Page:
Bangalore: There’s India inside Intel (rather, there’s Bangalore inside Intel). The world’s largest computer chip maker has developed the prototype of its latest supercomputer-like microprocessor and key memory and power control modules at its offices in this city.
Vittal Kini, the head of Intel’s India research labs who spearheaded the development along with a team of engineers, said the local centre developed a prototype based on a design blueprint put together by Intel engineers at the company’s Oregon, California office.
“Engineers at the India development centre focused on developing actual circuit design and control logic for power and memory,” he said. “There was no way the chip could have worked without a joint collaboration between the two labs.”
Intel unveiled the prototype on Monday in San Francisco. The new chip, capable of executing a trillion complex calculations a second (called teraflop in chip industry lingo), puts together 80 ‘cores’, or individual processors, on a single platform that will deliver 20 times more processing power than the current crop of dual and quad-core processors. It will form the basis for chips that could be used in servers, even desktop computers, by 2012.
The new processor, when ready, could reduce the number of servers and processors required to run large networks, and cope with data-heavy applications such as multimedia messaging, video search, even online software services.
The first time Intel experimented with a teraflop chip was in 1996 when it hooked up nearly 10,000 Pentium processors in a 2,000sq.ft space, burning over 500kw of electricity. The latest chip achieves this on just 62 watts, less than what many single-core processors use today.
The thrifty use of power by the processor could reduce power costs at server-heavy data centres by more than half. “Using teraflop microprocessors with higher performance means you can have fewer processors in the data centres, which means fewer servers, which means lower costs for energy, physical space and administrators,” Matthew Wilkins, principal analyst at UK-based iSuppli Research, a firm that tracks the global semiconductor industry, told Mint over the phone.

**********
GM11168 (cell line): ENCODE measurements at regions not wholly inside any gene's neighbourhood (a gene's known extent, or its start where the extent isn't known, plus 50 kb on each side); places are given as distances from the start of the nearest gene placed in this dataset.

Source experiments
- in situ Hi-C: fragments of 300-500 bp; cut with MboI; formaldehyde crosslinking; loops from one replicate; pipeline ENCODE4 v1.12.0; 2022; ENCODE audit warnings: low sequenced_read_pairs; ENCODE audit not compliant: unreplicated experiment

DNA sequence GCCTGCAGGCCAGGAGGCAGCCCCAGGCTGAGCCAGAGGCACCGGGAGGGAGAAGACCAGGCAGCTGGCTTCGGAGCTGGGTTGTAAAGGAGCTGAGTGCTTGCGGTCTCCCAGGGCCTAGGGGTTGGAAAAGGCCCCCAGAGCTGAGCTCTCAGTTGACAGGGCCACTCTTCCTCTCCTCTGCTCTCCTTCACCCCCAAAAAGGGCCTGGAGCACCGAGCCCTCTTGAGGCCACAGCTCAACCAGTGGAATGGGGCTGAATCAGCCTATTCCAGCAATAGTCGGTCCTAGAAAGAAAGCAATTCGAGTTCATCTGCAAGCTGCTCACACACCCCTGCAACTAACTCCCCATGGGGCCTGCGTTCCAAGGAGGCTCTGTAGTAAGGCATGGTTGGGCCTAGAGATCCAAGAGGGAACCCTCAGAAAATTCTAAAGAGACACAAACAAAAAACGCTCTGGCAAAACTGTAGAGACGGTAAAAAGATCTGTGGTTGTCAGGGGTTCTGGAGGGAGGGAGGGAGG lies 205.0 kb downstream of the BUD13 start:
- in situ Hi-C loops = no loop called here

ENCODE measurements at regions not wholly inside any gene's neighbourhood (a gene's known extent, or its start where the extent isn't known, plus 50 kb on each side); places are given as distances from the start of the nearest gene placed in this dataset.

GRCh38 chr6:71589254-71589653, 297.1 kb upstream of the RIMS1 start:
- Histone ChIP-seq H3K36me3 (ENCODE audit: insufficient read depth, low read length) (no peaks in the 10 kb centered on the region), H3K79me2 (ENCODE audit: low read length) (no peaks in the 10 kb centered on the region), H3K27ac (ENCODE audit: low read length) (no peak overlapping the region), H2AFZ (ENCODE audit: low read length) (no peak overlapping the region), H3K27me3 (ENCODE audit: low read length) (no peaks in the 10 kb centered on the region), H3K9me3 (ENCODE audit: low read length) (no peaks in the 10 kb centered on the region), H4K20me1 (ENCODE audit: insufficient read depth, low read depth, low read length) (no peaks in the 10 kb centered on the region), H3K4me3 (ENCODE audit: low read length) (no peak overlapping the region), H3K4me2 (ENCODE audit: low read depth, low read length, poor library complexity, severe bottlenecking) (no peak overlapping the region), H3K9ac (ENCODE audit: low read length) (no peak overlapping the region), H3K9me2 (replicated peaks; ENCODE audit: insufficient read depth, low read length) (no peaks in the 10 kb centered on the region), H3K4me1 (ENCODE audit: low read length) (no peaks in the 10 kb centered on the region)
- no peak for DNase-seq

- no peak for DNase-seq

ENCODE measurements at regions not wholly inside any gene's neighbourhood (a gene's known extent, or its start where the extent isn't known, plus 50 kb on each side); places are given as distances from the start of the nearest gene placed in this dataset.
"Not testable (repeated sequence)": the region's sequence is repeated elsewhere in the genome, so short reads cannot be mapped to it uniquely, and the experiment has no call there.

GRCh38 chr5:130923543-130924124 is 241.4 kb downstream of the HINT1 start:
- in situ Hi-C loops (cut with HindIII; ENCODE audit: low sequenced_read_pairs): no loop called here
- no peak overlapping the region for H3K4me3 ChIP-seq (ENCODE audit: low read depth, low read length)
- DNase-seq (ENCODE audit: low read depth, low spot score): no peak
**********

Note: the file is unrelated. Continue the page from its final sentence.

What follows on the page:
The prototype will have to overcome several challenges before it becomes a reality by 2012. Using this processing power optimally would involve feeding the chip with enough data.
“When you put so many microprocessors on one single chip, you will have to provide high aggregate bandwidth (in terabytes) and adequate data, otherwise the system will remain idle,” Kini said. Intel’s team in India is addressing the problem by integrating a memory module on to the chip.
This is not the first time a chip has come out of an Indian lab. Last year, Texas Instruments unveiled ‘LoCosto’, a chip designed for low-cost phones selling between $30 (Rs1,320) and $50 in emerging markets such as India. It was partly developed at TI’s centre here.
In November 2006, Freescale Semiconductor said its India design centre had developed its new Wimax chip.